• Patterns of magnesium content in Arctic bryozoan skeletons along a depth gradient

      Taylor, PD; Borszcz, Tomasz; Kuklin´ski, Piotr (Springer, 2012-10-14)
      A growing body of evidence suggests that ocean acidification acting synergistically with ocean warming alters carbonate biomineralization in a variety of marine biota. Magnesium often substitutes for Ca in the calcite skeletons of marine invertebrates, increasing their solubility. The spatio-environmental distribution of Mg in marine invertebrates has seldom been studied, despite its importance for assessing vulnerabilities to ocean acidification. Because pH decreases with water depth, it is predicted that levels of Mg in calcite skeletons should also decrease to counteract dissolution. Such a pattern has been suggested by evidence from echinoderms. Data on magnesium content and depth in Arctic bryozoans (52 species, 103 individuals, 150 samples) are here used to test this prediction, aided by comparison with six conceptual models explaining all possible scenarios. Analyses were based on a uniform dataset spanning more than 200 m of coastal water depth. No significant relationship was found between depth and Mg content; indeed, the highest Mg content among the analyzed taxa (8.7 % mol MgCO3) was recorded from the deepest settings (>200 m). Our findings contrast with previously published results from echinoderms in which Mg was found to decrease with depth. The bryozoan results suggest that ocean acidification may have less impact on the studied bryozoans than is generally assumed. In the broad context, our study exemplifies quantitative testing of spatial patterns of skeletal geochemistry for predicting the biological effects of environmental change in the oceans.
    • Perforocycloides nathalieae new genus and species, an unusual Silurian cyclocystoid (Echinodermata) from Anticosti Island, Québec, Canada

      Graham, M; Ewin, TAM; Reich, Mike; Cournoyer, ME; Klug, C (Springer, 2019-08-22)
      Cyclocystoids are a poorly known, rare, extinct class of bi-facially flattened, disc shaped echinoderms, ranging from the Middle Ordovician to the Early Carboniferous. Articulated cyclocystoids are relatively common in the Ordovician but are rarer in younger strata. Here we describe Perforocycloides nathaliae new genus and species, from the early Silurian of Anticosti Island, Québec, Canada, the first articulated cyclocystoid from the Silurian of North America. This taxon is distinguished from other cyclocystoids by the number of variably sized marginal ossicles, the lack of interseptal plates, and the novelty of pores located in the distal part of the sutures between adjacent marginals on the dorsal surface. These dorsal intermarginal sutural pores led to canals which penetrated the contiguous area of the lateral surface of the marginals and emerged on the ventral surface between the cupules of adjacent marginals. These dorsal intermarginal sutural pores/canals appear to be unique to Perforocycloides and whilst their function is speculative, they provided some form of communication between the dorsal disc and the distal side of the ventral marginals/cupules. Perforocycloides most closely resembles the Ordovician–Silurian genus Zygocycloides, suggesting that this genus may have diversified more widely during the Silurian than previously reported. A review of global Silurian cyclocystoid distribution suggests taxa were geographically confined and that greatest diversity appears to have been located within Baltica. However, it also demonstrates our current limited knowledge. No specimens have been recorded from Gondwana (e.g. Africa, Australia, South America), Siberia, and North and South China, nor are any specimens known confidently anywhere from Přidolí strata.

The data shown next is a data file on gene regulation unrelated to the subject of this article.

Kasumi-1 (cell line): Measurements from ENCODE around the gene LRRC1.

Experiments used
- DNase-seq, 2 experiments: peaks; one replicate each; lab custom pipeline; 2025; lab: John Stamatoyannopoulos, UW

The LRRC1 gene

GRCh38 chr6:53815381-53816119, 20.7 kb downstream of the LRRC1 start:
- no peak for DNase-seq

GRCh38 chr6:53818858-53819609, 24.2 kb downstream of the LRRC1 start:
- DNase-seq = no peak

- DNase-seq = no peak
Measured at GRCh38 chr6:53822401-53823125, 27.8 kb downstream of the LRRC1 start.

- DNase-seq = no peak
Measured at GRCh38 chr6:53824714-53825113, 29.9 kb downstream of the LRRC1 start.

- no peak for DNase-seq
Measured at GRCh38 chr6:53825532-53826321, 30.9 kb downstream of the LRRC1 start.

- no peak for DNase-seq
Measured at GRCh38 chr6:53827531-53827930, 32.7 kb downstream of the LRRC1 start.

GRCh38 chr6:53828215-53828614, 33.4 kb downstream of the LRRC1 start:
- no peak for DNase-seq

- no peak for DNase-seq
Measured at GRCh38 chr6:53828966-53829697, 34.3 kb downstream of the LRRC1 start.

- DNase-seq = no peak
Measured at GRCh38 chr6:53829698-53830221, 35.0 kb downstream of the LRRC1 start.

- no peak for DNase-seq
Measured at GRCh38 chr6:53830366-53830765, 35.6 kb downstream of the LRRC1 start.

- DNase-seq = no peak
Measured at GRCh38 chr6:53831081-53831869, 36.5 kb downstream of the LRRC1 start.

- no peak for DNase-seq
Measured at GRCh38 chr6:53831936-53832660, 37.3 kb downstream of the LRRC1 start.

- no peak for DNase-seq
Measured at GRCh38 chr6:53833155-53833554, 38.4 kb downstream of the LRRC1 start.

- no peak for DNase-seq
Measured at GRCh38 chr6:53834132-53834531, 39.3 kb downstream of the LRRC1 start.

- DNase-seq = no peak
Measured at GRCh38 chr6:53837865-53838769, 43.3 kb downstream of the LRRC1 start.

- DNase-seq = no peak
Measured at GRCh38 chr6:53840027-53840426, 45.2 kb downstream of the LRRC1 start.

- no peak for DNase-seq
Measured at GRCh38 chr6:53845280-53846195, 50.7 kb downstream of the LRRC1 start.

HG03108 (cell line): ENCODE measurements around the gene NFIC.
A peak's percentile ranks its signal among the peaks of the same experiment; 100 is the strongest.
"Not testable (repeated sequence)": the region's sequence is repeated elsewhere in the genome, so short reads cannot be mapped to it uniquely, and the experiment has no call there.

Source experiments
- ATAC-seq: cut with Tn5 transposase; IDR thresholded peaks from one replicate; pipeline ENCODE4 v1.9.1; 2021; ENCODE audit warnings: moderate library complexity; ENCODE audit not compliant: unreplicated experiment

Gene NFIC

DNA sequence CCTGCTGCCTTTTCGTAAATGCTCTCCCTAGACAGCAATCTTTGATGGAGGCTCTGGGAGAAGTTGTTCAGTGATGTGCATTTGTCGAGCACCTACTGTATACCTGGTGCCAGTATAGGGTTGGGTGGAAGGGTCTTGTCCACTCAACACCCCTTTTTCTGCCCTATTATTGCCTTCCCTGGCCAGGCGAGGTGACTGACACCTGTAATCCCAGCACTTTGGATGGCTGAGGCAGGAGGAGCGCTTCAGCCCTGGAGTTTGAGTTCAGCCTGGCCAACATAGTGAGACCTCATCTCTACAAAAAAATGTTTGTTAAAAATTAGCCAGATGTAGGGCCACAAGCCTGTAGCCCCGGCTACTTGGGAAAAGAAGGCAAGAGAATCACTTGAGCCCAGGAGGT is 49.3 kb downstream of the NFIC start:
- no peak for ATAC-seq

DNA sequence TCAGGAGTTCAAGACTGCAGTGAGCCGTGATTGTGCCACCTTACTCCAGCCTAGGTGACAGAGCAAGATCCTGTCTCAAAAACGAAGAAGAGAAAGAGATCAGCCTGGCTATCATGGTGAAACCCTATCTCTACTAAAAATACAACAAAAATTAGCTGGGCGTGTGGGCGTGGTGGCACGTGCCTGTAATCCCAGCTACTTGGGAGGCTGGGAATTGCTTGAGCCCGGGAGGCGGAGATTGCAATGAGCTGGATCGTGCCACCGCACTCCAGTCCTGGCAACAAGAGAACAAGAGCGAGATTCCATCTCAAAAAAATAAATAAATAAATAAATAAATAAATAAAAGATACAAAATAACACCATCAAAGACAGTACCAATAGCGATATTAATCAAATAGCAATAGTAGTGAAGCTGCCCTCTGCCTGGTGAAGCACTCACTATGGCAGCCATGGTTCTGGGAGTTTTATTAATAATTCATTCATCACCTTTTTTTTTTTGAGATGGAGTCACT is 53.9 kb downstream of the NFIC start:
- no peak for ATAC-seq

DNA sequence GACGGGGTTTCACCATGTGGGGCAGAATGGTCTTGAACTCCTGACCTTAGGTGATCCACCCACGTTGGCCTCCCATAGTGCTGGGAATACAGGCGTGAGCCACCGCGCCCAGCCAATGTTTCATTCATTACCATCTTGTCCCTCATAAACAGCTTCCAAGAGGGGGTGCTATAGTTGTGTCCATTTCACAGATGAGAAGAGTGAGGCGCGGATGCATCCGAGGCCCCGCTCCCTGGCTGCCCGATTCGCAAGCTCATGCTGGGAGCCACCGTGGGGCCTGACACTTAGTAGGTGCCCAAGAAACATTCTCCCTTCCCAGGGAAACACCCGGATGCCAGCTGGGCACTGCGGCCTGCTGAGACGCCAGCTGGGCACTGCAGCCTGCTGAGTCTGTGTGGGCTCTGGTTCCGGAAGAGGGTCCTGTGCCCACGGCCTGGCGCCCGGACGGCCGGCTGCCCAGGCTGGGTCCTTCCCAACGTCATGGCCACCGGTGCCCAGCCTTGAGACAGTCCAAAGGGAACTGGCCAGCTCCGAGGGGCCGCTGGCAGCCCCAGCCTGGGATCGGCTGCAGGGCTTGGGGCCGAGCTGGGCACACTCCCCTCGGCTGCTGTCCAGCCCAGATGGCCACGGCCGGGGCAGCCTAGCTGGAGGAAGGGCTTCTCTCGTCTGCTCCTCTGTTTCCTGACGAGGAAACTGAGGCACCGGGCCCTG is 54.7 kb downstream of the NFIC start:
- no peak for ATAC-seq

• The Tomato (Solanum lycopersicum L., Solanaceae) and Its Botanical Relatives

      Knapp, S; Peralta, IE; Causse, M; Giovannoni, J; Bouzayen, M; Zouine, M (Springer, 2016-11-24)
      The cultivated tomato, Solanum lycopersicum L., is a member of the small section Lycopersicon along with its 12 wild relatives. An additional four species from sections Juglandifolia and Lycopersicoides are traditionally considered as tomato wild relatives. These species are all endemic to South America, but the cultivated tomato itself has achieved worldwide distribution with the help of human populations. Tomato and its wild relatives are part of a larger monophyletic group (the Potato clade) that also contains the potatoes and their wild relatives. Here we review the taxonomic and phylogenetic history, relationships and species-level taxonomy of the cultivated tomato and its wild relatives, and highlight important studies of diversity that remain to be undertaken in the group, especially in light of global environmental and climatic change.